|Comfort Camping at Shadow Lake Lodge, Banff|
Things have changed for me though and I can now say I LOVE camping. But it comes down to discovering your style and preferences. I wrote about Learning to Love Camping: It's all About Style last summer and in the story I talk about my need for friends, comfort, and warm weather (among other things) when I go camping.
|Comfort Camping in our new Trailer last Summer|
My need for comfort while camping was accomplished by purchasing a small trailer that we absolutely adore. (especially as I look outside at the rain pouring down and think about how I need to pack for this weekend's trip.) Trailers and RVs aside though, there are MANY ways to "camp" in comfort without ever stepping foot in a tent. Some are ultra-deluxe and you'll have to save your pennies to finance your weekend away, while others are very affordable and practically as cheap as tenting.
|Comfort Camping at Mount Engadine Lodge, Kananaskis|
So, You Don't Want to Camp - Other "Comfort" Options for Overnight Wilderness Trips
Backcountry Catered Lodges
People who know me well, know that I'm a bit of a backcountry princess. I'll camp in a tent when I have to but I LOVE backcountry lodges in all their decadence and comfort. I mean, what's not to love about:
- Hiking in the rain all day - and then showing up at a warm comfortable lodge for the night without having to sleep in a soggy tent
- Eating in a warm cozy dining room instead of sitting outside on a rock in the cold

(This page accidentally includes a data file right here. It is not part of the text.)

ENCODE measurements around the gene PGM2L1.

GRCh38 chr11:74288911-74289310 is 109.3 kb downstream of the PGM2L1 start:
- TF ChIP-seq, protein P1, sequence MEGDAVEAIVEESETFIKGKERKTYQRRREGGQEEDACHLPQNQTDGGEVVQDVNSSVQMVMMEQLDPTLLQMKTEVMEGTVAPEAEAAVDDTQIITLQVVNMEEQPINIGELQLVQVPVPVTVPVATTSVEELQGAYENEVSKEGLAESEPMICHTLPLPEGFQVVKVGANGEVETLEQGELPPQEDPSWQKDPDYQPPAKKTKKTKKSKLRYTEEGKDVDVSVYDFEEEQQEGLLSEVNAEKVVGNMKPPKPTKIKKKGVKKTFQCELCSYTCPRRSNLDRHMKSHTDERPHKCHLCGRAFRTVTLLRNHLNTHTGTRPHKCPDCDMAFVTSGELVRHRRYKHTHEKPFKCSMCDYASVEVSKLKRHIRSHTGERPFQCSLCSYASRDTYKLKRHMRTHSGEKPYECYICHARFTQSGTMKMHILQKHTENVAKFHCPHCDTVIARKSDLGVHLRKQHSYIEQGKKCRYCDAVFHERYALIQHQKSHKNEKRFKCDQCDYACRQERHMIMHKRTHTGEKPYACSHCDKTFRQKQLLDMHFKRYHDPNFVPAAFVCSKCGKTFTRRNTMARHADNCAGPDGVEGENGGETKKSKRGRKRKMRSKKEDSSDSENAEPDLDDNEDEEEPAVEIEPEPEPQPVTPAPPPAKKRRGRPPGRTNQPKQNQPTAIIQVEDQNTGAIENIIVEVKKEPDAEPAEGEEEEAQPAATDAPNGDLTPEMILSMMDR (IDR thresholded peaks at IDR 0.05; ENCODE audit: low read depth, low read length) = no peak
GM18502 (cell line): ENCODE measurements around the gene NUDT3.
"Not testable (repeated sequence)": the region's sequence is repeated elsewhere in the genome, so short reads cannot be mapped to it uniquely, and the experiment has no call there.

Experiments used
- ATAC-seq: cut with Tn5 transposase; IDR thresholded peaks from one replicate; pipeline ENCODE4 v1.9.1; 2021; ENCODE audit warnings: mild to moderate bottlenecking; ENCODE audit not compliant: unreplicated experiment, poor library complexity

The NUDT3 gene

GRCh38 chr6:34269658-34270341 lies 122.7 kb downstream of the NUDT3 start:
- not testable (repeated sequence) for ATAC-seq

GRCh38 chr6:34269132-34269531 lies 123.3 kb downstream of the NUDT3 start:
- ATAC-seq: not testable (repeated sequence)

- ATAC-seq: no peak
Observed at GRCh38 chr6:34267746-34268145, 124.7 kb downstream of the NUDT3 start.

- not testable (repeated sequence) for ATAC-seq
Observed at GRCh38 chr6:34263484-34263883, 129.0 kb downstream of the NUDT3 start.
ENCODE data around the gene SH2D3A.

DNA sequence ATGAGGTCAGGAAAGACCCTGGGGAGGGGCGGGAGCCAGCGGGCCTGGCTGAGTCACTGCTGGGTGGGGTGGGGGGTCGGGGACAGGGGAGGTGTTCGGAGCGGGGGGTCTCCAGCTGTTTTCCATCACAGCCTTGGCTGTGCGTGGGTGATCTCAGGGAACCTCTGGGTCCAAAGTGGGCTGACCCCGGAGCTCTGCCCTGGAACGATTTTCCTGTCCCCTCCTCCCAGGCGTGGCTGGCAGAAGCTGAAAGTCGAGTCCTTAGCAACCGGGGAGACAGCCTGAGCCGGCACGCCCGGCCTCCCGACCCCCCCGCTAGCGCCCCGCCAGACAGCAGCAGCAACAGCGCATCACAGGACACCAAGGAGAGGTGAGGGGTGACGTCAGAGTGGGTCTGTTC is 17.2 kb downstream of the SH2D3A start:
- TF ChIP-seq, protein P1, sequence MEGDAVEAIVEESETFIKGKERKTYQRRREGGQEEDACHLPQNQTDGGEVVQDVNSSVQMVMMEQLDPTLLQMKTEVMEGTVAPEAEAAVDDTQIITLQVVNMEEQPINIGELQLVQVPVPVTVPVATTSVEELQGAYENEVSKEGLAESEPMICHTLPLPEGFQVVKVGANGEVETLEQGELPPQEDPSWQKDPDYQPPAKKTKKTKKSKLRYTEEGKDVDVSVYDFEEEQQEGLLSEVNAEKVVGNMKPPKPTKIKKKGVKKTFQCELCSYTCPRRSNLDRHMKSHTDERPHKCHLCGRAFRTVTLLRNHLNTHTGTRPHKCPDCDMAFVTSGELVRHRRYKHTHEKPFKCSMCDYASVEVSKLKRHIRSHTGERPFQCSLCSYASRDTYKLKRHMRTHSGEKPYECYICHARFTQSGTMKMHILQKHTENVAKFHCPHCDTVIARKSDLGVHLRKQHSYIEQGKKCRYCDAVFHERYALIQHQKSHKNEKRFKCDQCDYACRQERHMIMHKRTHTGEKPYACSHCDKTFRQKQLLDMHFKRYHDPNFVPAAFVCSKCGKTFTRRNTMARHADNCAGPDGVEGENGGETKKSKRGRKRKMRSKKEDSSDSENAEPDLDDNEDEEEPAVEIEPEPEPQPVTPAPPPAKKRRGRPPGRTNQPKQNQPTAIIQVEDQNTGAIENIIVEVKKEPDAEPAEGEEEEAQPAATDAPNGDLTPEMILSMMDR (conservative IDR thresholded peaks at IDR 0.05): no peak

- Yummy gourmet meals that do not come out of a bag or involve instant oatmeal
- A real bed to sleep in after hiking and exploring all day - and you don't have to carry a tent, sleeping bag, or anything else in your pack!
- No cooking, no cleaning, and no work in the backcountry. You spend your time outside having fun instead!
Those are just a few of the reasons I love backcountry lodges. Mostly, I don't like carrying a heavy overnight pack but I love spending the night in the backcountry. Staying at a catered lodge makes backcountry camping possible for me! I'm comfortable, dry, and blissfully happy. (Just know that you will have to save up for these trips and use your vacation money on them. But they're worth every penny!)
|Comfort Camping at Sundance Lodge, Banff|
Last summer we took Noah to Sundance Lodge in Banff and he got to ride his balance bike much of the way to and from the lodge. We only stayed one night but it was enough to get a feel for the gorgeous area along Brewster Creek, and we definitely enjoyed having a warm place to spend the night between the round trip 20km of riding through mud and rain. You can read the full story at Backpacking In Style - no tent, no sleeping bag, and no cooking.
|Warm Lodges definitely needed on trips like this!|
This September, we will be taking Noah on his first trip to Shadow Lake Lodge in Banff. Staying at the lodge was high on my list of goals this year after camping there last fall. We camped within 500m of the lovely lodge at the nearby campground while it rained AND snowed on us. I froze my butt off and lived in my down skirt the whole weekend. It was a soggy, miserable backpacking trip and I said I wasn't going back until I could stay at the LODGE!
|Shadow Lake, Banff National Park|
|Larches above Shadow Lake|
|My son is going to spend at lot of time playing on this bridge!!|
Other Comfort Overnight Options in the Canadian Rockies
One - Camp at an urban campground such as Tunnel Mountain in Banff. Have breakfast at the hostel next door, visit the pub in town for dinner, and use the campground as a base camp for day trips. Yes, there are still bears running around Tunnel Mountain but you'll feel safer camped amongst so many people and you'll never be far from the amenities of town.
|Urban Camping in Banff|